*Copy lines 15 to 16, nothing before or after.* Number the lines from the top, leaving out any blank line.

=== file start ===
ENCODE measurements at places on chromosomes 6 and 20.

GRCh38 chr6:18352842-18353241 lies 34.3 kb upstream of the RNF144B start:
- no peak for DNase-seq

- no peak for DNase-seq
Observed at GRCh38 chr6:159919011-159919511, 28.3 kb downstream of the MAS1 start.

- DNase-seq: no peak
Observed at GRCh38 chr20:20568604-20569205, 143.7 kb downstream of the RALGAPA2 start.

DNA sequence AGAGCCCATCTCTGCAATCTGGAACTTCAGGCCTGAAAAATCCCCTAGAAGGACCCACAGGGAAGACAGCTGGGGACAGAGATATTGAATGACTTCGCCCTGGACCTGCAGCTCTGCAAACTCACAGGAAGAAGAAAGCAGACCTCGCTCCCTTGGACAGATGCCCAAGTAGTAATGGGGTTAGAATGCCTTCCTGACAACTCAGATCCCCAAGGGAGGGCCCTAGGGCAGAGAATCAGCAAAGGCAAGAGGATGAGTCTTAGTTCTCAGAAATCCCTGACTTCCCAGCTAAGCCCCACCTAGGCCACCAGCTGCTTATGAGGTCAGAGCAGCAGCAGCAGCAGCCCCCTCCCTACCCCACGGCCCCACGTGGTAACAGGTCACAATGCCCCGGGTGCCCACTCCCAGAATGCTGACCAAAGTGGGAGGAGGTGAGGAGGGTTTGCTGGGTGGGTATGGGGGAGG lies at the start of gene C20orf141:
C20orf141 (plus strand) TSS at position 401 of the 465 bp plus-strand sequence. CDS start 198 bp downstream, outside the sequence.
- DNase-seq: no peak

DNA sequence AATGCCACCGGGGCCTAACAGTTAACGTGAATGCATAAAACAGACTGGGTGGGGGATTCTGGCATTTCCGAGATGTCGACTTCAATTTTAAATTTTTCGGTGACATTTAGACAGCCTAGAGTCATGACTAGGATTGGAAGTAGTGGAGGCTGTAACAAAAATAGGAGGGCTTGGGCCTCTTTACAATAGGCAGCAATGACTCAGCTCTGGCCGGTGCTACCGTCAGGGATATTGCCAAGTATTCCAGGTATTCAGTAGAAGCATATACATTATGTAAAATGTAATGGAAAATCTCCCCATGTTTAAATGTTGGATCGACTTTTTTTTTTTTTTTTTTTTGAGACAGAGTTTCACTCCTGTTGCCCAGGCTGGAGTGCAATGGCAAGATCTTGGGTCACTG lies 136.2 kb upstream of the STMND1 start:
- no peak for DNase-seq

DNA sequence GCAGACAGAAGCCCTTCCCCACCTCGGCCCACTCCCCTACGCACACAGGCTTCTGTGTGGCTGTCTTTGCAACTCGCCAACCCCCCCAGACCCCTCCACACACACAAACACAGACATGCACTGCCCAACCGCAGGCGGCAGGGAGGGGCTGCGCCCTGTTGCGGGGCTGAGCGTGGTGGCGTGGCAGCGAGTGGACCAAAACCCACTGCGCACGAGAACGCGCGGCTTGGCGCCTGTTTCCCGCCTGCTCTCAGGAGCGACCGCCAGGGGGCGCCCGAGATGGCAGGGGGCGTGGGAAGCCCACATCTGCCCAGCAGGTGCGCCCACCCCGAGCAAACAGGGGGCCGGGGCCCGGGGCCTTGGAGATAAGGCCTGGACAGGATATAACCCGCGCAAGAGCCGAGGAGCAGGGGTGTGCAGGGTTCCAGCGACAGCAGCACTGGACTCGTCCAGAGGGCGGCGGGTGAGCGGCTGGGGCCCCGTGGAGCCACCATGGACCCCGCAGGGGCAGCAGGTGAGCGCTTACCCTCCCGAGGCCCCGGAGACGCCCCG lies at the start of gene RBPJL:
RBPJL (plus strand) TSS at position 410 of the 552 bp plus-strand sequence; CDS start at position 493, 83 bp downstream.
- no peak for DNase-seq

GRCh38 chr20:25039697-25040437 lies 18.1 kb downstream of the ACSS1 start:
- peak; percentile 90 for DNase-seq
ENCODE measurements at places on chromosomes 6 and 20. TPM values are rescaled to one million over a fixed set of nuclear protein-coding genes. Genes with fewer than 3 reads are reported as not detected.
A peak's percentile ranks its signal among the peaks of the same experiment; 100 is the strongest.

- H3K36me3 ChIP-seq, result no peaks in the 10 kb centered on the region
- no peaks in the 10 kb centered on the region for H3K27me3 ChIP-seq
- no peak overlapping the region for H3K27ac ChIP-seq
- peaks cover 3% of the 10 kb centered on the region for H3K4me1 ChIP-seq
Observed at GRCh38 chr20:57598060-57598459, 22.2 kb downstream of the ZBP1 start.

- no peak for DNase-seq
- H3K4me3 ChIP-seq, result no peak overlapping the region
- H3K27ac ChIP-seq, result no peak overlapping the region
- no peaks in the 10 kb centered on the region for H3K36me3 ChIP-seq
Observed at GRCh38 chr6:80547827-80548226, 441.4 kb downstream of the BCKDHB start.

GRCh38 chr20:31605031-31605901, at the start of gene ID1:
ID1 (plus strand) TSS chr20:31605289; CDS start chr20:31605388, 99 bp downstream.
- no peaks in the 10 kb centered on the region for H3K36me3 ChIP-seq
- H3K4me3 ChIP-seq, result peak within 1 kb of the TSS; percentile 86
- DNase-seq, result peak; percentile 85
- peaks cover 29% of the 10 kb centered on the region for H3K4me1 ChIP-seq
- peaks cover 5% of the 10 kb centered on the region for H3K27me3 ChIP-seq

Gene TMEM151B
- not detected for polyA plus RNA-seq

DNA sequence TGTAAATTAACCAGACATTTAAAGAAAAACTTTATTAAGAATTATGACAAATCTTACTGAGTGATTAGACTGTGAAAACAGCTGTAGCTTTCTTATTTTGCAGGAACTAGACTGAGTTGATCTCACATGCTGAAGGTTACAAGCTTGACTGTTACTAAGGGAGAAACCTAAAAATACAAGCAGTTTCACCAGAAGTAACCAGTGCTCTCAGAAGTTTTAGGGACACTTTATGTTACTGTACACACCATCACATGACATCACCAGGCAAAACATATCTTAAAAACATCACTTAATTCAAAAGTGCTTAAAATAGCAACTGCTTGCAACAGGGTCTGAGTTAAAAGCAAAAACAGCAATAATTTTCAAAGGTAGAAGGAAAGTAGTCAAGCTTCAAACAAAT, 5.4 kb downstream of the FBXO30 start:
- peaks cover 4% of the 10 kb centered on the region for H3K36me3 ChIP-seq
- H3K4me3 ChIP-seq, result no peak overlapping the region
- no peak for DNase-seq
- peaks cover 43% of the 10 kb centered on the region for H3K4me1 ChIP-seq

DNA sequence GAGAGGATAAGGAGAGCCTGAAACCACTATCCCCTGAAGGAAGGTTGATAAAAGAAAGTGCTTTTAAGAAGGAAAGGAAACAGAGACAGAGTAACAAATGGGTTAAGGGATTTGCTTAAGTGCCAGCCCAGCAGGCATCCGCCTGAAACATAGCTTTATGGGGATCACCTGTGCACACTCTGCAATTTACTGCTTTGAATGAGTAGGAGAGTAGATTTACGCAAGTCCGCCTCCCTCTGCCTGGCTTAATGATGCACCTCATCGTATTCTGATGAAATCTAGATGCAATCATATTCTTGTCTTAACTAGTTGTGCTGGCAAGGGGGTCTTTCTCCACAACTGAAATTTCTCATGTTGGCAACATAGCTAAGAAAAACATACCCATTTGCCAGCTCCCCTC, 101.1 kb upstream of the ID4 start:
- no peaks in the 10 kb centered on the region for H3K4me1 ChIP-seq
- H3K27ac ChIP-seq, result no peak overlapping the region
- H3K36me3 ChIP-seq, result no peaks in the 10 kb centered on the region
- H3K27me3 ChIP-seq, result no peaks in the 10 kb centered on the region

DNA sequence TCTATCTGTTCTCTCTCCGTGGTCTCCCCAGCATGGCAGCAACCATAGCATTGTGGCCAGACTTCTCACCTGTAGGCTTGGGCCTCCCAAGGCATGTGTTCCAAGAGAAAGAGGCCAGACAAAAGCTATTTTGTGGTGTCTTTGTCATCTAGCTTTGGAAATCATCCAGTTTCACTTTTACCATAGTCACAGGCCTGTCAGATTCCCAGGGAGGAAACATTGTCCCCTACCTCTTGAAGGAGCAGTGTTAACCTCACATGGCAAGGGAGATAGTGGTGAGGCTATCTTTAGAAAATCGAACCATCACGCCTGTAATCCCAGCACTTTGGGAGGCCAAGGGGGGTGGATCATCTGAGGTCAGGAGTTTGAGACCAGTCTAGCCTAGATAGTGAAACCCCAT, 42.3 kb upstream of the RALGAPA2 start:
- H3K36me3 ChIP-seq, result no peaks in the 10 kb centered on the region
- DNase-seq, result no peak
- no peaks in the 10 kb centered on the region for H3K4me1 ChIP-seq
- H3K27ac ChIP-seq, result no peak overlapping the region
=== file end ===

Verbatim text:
- no peak for DNase-seq

GRCh38 chr20:25039697-25040437 lies 18.1 kb downstream of the ACSS1 start: